God Needs a New Image

 

 

Reconstructing Our Images of God

 
As a clinical chaplain and grief counselor, I am often confronted with images of God that create more suffering than solace when people have experienced a traumatic loss. The question they usually ask is, “Why would a loving God let this happen?”  Or they will say, “I thought if I was a faithful Christian and pleased God, nothing bad would ever happen to me, so why did my child die? What did I do wrong?”

I tell them that the answer depends what they think God is.

If we see God as a man-in-the-sky who randomly dispenses joy or sorrow, reward or punishment,  that God is separate from us, residing somewhere out there in a place that we can never reach. We expect that god to protect us like a doting mother hen, and when protection isn’t provided, we are shocked and dismayed. That god not only fails to protect us (despite our earnest pleas and efforts to “earn” that protection through pious devotion), it places unreasonable conditions on its love. But even if we devote our lives to meeting those conditions and understanding the divine plan, there is no guarantee of protection.

Why? Because it doesn’t work that way.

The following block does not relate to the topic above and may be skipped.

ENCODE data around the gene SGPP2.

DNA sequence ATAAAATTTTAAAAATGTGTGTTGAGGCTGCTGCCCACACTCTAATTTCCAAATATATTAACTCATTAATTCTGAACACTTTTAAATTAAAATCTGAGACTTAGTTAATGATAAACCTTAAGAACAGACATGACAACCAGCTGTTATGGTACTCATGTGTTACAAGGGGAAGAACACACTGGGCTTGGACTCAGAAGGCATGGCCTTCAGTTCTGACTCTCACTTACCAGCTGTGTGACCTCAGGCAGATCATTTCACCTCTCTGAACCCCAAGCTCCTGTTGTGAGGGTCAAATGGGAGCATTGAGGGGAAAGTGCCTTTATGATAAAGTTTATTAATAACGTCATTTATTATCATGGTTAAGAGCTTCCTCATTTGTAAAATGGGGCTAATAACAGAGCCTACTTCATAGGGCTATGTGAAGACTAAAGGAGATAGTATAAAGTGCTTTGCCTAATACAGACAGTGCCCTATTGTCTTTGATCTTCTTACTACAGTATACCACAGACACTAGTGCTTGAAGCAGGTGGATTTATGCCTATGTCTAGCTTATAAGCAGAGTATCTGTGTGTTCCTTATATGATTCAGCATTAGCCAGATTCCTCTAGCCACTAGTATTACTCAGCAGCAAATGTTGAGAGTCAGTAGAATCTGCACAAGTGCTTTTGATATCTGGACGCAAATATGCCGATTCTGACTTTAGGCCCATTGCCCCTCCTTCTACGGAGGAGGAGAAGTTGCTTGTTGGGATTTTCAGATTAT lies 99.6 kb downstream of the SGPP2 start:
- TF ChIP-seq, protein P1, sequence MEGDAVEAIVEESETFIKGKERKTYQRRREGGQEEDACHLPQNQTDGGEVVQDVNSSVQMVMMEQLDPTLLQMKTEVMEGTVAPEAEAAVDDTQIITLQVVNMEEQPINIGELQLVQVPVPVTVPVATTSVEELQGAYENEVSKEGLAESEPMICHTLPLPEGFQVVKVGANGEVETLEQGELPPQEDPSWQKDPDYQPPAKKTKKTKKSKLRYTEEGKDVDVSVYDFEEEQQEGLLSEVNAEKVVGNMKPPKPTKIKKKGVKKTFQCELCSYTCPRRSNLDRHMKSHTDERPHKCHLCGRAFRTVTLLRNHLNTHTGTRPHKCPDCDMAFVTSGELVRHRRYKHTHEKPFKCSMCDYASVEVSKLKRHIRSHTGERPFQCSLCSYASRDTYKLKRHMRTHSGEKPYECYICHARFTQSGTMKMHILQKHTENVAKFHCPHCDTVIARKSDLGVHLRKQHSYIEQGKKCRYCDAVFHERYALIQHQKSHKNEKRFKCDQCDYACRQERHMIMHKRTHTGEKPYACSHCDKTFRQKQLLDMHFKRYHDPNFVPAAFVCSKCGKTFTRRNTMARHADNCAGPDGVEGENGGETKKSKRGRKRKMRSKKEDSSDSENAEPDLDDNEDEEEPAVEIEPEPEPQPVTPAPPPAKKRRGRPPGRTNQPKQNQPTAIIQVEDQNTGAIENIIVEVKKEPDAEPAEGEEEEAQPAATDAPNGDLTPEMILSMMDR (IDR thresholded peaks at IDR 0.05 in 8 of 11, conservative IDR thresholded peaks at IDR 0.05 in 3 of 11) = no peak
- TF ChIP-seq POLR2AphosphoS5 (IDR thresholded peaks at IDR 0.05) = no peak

understanding the divine plan

Seeing God as a protective/authoritative parent is an infantile view that separates and disempowers us. If we think that God’s love is is supposed to provide us with a conflict-free existence, we will always be disappointed. Because when that expectation is not met — and it can never be met — we end up focusing more on our feelings of anger and abandonment than on the valuable lessons these experiences were designed to teach us.

By contrast, if we see God as a connective fiber that links every action in the universe in an interdependent movement toward wholeness, then there’s no reason why this force would shield us from discomfort and conflict. Instead of wondering why bad things are allowed to happen, consider instead that there are no “good” or “bad” things in the universe, only the creations that move us forward in our evolution. We cannot judge these creations, because they are necessary in order for growth and expansion to occur. They are there to provide traction, something to push against, like a swimmer pushing off the edge of a pool.

Copyright 2014 by Terri Daniel

Excerpted from
Embracing Death: A New Look at Grief, Gratitude and God

understanding the divine plan

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Review & Commentary

  • Peter Lawson

    Dear Terri.
    You seem to suggest that ‘wholeness’ and ‘evolution’ are teleological processes inherent in a mature notion of God.
    I suggest that a mature notion of God, if you need one, posits no end of the connectedness of the univere, but rather the everlasting process of existence from creation to destruction, birth to death, being to non-being. The end of a human life is death conceived as a re-embodiement as a bag of minerals; or matter becoming energy.
    The unending process of birth to death seems to me very close to Jesus’teaching about the primacy of self-scarificing love; the holiness of connectedness.
    Suffering is denying the reality o fthe ultimate change; dying.